With five weeks left in session, the House and Senate have released their spending plans. They stand roughly $2 billion apart.
Three months ago, Florida Governor Rick Scott released his $83.5 billion spending plan—the House and Senate come in below that mark.
The House’s position is more austere. At just over $81 billion it’s more than a billion less than last year’s budget. Miami Republican Carlos Trujillo believes deep cuts are necessary.
“Our budget year the next fiscal year we go from a $1.2 billion deficit to an almost $1.1 billion surplus,” Trujillo says. “And the out years—the year after—we go from a $1.8 billion deficit to a $1.3 billion surplus.”
“The way we’ve been able to do that,” he goes on, “is we’ve for the first time—in at least my time up here—we’ve gone after member projects and recurring projects and eliminated a substantial amount of them.”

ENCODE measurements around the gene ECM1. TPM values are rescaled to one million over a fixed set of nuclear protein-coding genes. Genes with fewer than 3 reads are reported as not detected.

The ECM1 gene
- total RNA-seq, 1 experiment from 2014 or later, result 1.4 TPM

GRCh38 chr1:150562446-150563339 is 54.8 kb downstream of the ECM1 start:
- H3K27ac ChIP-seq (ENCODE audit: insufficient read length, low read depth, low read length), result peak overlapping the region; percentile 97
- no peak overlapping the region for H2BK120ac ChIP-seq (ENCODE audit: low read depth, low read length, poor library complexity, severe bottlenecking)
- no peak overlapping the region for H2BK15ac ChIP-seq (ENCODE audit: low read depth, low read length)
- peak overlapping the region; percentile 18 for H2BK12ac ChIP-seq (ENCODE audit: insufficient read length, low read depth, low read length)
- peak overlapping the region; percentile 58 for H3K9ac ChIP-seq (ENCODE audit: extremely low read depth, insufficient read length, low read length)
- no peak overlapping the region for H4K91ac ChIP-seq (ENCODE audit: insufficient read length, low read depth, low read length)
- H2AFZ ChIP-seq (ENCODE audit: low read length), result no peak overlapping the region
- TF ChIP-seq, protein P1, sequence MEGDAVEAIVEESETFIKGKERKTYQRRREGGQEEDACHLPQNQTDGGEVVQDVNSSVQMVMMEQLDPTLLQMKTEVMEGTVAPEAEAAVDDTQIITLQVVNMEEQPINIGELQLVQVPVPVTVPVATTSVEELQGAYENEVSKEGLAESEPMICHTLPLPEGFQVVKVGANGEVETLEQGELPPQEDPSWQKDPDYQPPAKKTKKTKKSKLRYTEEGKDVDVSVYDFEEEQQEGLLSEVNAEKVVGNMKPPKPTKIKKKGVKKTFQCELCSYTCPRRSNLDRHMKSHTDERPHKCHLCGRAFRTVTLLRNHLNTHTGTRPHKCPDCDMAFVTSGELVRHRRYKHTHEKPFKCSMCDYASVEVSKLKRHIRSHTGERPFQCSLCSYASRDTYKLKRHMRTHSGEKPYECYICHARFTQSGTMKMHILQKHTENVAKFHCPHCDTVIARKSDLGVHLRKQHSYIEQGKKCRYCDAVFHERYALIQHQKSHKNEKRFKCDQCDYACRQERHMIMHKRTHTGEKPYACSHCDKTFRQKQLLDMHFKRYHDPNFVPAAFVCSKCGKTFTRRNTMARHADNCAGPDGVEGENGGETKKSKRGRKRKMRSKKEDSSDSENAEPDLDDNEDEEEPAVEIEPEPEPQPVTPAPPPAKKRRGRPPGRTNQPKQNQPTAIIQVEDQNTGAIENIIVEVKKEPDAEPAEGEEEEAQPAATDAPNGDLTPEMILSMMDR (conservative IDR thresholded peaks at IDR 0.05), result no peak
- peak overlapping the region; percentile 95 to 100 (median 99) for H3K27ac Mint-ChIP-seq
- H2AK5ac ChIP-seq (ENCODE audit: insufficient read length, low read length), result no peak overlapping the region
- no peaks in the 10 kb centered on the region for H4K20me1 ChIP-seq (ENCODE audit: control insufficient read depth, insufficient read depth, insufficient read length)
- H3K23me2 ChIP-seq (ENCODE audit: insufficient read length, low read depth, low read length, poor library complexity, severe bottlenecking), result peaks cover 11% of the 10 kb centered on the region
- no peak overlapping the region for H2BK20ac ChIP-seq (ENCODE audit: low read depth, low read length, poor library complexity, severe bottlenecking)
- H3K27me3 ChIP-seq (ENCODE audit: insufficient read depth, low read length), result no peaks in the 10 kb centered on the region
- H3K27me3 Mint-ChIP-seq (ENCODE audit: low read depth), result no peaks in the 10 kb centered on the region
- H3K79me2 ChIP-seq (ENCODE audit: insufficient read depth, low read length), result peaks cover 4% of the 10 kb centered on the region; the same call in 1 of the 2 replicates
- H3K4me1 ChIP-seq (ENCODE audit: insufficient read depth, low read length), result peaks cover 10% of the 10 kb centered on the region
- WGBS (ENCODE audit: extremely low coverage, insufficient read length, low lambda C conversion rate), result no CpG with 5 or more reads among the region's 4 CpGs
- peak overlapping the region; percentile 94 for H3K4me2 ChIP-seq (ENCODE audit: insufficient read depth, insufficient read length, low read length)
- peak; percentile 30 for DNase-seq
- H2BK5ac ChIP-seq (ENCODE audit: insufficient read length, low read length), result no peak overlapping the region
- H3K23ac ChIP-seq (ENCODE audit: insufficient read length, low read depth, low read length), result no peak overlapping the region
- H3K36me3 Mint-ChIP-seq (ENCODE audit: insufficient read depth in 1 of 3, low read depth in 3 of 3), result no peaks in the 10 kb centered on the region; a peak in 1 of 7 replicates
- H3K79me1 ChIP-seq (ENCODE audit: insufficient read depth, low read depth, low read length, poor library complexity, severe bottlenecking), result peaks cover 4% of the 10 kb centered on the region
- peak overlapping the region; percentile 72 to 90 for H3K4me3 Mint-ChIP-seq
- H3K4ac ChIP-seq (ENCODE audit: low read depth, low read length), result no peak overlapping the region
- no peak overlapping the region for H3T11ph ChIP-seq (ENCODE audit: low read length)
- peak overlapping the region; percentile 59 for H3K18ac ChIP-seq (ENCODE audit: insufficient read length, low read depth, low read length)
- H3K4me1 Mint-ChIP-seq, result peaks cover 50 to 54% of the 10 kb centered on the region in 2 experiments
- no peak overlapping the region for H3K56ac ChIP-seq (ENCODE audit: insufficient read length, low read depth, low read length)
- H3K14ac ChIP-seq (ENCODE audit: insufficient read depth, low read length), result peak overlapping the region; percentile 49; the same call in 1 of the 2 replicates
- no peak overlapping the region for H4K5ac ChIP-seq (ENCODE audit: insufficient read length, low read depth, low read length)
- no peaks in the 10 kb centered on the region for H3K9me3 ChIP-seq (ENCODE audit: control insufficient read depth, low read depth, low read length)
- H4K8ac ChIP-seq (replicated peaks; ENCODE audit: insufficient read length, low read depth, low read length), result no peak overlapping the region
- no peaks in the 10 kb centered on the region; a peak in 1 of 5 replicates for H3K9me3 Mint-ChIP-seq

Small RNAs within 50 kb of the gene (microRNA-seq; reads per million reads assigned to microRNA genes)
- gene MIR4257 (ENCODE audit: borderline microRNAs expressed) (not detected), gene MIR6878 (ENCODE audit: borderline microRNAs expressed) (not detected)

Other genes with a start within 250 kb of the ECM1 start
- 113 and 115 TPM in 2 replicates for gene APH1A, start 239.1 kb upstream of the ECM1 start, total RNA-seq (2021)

Florida’s general revenue fund is actually growing, but the state’s precarious economic situation comes thanks in part to refusing additional federal Medicaid funding and habitual tax cutting. The Senate plan comes in at $83.1 billion—less than the governor’s proposal, but still almost $2 billion off from the House.